“My Queen and her Government would very much prefer to avoid taking that drastic step. It is for that reason we’ve waited so patiently for so long for an internal resolution of the long delay in the reporting out of a draft Constitution. Yet our patience, as I’ve attempted to impress upon you before, isn’t unlimited. We will not allow this delay to stretch out indefinitely. I am now officially informing you, and will be sending a formal note to the same effect to all other delegations here on Flax within the next two hours, that we require the acceptance of a draft Constitution by this Convention within a period of no more than one hundred and fifty standard days. If I, as the Queen’s representative in Talbott, haven’t received a draft Constitution within that time, the Star Kingdom of Manticore will either withdraw the offer of membership to all systems in the Talbott Cluster or else present to the Constitutional Convention a list of specific star systems whose inclusion in the Star Kingdom will no longer be acceptable in Her Majesty’s eyes. I would suggest to you that it wouldn’t be wise of you to find your own system on that list.”

    The silence that followed was harder -- and colder -- than ever. Hatred burned in Aleksandra Tonkovic’s eyes. Hatred, Dame Estelle thought, all the stronger because Tonkovic was so unaccustomed to finding herself in the weaker position in any political confrontation. She was used to the political warfare of a single star system, to holding the whip -- either as head of state itself or at the very least as one of the movers and shakers of the controlling political establishment. She wasn’t accustomed to dealing with other star systems and their leaders as equals. And she was even less accustomed to the sour-tasting realization that she and her entire star system might be regarded as an insignificant, bothersome, backward, easily dispensed with distraction by someone like the Star Kingdom of Manticore.

    Whatever the outcome of the annexation debate, Dame Estelle Matsuko knew she personally had just made an implacable, lifelong enemy. Which was fine with her. She believed firmly that the best measure of anyone’s character was the enemies they made.

    She allowed the silence to linger once more, then gave Tonkovic a small, cool, polite smile.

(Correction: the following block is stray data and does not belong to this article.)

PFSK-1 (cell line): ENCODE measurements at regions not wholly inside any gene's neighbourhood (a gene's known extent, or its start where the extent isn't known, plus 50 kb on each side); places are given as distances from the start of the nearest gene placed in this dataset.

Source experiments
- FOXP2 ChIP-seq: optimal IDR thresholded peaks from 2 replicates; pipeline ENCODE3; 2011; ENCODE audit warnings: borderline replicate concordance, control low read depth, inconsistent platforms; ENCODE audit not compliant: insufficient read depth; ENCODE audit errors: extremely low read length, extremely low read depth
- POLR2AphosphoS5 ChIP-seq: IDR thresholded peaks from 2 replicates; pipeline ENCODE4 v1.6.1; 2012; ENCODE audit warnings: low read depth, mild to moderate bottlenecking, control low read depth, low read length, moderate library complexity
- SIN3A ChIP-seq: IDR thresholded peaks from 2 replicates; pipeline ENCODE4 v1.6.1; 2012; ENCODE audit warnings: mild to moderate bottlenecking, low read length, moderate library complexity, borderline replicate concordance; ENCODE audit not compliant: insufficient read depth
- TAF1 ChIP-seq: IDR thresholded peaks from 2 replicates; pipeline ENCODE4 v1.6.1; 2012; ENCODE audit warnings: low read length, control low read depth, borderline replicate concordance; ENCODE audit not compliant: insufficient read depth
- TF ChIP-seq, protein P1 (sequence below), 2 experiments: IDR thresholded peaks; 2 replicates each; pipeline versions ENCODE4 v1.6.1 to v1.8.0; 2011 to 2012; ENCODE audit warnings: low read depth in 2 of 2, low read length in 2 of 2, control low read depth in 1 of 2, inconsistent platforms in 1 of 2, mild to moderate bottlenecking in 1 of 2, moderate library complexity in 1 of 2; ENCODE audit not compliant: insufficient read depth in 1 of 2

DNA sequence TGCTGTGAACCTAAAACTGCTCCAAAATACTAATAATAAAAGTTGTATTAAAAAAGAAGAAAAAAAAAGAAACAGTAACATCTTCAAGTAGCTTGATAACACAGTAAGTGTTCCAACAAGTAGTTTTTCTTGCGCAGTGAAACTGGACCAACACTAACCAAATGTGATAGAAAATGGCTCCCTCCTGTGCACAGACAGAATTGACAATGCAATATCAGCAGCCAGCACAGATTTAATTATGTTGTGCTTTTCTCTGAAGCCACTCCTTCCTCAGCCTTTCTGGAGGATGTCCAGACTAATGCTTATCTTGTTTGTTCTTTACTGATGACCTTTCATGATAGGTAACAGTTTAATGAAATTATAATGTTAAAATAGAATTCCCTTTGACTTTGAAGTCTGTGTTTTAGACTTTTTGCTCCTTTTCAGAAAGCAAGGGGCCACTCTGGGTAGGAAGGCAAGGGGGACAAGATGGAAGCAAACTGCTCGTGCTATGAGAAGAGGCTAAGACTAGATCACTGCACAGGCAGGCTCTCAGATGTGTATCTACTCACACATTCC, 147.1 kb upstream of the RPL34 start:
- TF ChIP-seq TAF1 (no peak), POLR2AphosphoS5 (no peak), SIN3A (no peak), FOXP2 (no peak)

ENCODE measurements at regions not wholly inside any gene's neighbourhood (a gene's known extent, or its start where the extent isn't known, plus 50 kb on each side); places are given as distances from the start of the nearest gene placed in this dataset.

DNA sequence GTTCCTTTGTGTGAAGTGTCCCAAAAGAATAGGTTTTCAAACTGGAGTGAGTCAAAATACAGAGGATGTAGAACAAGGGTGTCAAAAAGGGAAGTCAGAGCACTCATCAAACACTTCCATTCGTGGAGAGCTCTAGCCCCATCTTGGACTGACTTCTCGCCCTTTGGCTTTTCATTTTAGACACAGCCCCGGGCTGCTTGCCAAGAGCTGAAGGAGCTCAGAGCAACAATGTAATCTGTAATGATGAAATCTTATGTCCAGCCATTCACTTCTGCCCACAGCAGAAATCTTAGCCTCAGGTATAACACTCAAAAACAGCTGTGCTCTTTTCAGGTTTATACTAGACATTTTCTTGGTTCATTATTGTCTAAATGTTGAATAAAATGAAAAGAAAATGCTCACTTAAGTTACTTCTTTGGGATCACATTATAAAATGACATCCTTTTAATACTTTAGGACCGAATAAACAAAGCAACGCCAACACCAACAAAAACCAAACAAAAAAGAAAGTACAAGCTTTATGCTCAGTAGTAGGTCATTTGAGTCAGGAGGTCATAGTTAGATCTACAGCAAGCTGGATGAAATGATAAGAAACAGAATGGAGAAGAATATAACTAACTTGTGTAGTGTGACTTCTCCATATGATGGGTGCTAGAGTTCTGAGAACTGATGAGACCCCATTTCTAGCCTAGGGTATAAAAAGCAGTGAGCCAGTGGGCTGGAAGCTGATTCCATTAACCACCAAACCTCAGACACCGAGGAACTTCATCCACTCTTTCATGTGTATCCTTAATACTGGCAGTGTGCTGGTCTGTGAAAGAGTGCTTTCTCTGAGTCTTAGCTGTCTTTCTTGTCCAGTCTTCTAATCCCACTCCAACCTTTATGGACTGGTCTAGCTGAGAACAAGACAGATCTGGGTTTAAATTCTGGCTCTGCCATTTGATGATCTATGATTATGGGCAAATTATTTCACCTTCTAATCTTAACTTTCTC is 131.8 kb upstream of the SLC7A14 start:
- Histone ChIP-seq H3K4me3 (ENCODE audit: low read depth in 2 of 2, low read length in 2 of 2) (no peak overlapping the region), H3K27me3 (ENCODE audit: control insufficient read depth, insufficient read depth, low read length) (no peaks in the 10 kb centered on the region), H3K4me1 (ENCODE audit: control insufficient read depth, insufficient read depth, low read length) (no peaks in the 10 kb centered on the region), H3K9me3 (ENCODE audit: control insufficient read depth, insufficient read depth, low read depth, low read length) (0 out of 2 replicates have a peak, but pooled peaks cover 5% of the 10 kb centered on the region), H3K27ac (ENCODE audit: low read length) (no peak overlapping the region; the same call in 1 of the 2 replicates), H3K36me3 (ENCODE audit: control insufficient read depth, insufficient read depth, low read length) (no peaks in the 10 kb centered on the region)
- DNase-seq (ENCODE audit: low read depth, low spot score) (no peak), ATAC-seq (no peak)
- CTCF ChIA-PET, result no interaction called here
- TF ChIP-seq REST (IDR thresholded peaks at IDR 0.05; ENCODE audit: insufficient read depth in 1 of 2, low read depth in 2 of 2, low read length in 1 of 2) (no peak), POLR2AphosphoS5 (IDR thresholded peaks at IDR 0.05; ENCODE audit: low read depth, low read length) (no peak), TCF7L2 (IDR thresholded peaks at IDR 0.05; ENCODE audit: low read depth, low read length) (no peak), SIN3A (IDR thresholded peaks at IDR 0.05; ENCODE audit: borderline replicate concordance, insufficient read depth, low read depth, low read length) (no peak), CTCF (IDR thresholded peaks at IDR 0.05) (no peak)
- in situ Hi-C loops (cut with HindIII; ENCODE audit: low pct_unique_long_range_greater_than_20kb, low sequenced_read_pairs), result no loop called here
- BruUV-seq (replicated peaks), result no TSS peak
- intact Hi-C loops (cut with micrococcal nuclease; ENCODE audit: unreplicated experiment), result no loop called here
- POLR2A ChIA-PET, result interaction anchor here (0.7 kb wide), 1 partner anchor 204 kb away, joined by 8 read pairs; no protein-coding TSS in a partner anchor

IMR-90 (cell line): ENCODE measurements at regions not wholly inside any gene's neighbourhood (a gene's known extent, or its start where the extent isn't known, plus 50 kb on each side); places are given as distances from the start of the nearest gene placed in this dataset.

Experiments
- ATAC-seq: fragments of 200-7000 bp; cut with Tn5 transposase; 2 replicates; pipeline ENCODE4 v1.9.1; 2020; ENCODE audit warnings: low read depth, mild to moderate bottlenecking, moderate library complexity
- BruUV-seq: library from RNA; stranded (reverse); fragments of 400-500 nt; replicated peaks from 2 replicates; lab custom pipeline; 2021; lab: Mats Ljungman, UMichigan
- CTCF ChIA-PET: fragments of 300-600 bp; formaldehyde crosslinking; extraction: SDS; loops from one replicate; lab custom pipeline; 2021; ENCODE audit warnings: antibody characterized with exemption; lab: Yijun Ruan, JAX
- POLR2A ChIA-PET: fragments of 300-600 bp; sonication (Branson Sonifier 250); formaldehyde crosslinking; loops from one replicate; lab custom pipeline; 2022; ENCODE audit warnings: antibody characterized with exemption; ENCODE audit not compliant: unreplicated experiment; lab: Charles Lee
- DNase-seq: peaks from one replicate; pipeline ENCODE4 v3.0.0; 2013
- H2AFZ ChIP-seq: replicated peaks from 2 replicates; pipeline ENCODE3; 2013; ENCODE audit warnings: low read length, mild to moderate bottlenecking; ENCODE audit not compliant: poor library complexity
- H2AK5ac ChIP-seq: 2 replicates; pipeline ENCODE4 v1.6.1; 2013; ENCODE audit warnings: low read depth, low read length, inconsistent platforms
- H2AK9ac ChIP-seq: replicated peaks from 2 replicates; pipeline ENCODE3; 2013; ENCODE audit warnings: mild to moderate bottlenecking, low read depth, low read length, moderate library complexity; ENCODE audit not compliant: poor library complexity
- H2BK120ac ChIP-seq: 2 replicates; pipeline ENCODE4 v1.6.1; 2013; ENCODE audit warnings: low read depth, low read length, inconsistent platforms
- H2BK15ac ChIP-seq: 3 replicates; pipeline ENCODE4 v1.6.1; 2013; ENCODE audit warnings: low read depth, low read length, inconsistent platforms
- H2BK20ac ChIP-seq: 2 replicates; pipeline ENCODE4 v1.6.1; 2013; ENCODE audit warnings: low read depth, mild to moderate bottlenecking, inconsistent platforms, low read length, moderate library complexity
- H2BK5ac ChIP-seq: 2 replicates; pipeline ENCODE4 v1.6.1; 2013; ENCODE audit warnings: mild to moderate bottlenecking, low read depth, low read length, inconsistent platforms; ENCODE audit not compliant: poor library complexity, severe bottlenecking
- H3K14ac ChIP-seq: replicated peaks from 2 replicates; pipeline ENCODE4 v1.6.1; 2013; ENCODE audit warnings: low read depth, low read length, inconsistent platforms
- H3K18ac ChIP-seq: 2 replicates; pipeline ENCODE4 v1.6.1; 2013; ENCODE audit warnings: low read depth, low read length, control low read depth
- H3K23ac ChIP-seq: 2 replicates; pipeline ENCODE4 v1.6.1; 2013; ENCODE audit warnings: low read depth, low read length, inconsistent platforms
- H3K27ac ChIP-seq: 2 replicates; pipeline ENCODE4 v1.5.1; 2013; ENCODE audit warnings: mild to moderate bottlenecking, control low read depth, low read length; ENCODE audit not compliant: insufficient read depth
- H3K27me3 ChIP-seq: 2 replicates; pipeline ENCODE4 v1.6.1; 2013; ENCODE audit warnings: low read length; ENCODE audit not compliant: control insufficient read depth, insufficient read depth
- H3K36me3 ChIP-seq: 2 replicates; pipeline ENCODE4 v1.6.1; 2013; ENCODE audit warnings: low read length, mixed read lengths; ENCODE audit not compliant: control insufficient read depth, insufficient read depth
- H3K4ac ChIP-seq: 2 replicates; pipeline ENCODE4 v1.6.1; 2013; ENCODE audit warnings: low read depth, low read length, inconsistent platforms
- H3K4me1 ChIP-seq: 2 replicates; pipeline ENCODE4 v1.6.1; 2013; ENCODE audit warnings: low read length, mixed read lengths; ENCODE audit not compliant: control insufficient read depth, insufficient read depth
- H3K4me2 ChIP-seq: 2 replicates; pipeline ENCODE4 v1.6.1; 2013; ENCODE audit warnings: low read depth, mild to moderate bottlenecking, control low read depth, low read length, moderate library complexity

“Do you wish me to send orders to Captain Terekhov and the Hexapuma to proceed to Split and render assistance to your government, Madam President?” she asked pleasantly.



    “Which dispatch boat has the current duty, Loretta?” Rear Admiral Khumalo asked.

    “The Destiny, I believe, Sir. Lieutenant Quayle. May I ask why you wanted to know?”

    “Because we’re about to send him off to Montana,” Khumalo said. He and Captain Shoupe exchanged eloquent glances, and then the rear admiral shrugged. “There’s no one to blame for it except Nordbrandt. And it’s hardly the first time some poor Navy ship’s been harried back and forth between pillar and post. Can’t even blame the political leadership this time.”

    “No, Sir.” Shoupe sat for a moment, making mental calculations, then cocked her head at her boss. “Do you think Terekhov and Van Dort are going to get much done in the next eleven days, Sir?”

    “I gave up believing in miracles about the same time I gave up believing in the tooth fairy, Loretta,” Khumalo rumbled like an irritated boar. Then he snorted and shook his head. “I suppose it’s possible they might make a little progress, and at the moment, I’m prepared to settle for whatever we can get. But I don’t see any way they’re going to manage anything significant in that much time. And if they are making progress, we’re likely to undo most of it by snatching them out of the star system with absolutely no warning.”

    “I imagine you’re right, Sir,” Shoupe sighed. “I assume Baroness Medusa will send dispatches and directions along with the recall?”

    “You assume correctly.” Khumalo managed a tart smile. “In this case, to a large extent, ours truly isn’t to wonder why. Go ahead and draft a dispatch to Terekhov directing him to transport Mr. Van Dort to Split in the most expeditious manner and to render such assistance to Mr. Van Dort in his efforts there as may be directed in the Provisional Governor’s dispatches.”

    “Yes, Sir,” she said. “I’ll get right on it.”

Home Page Index Page




Previous Page Next Page

Page Counter Image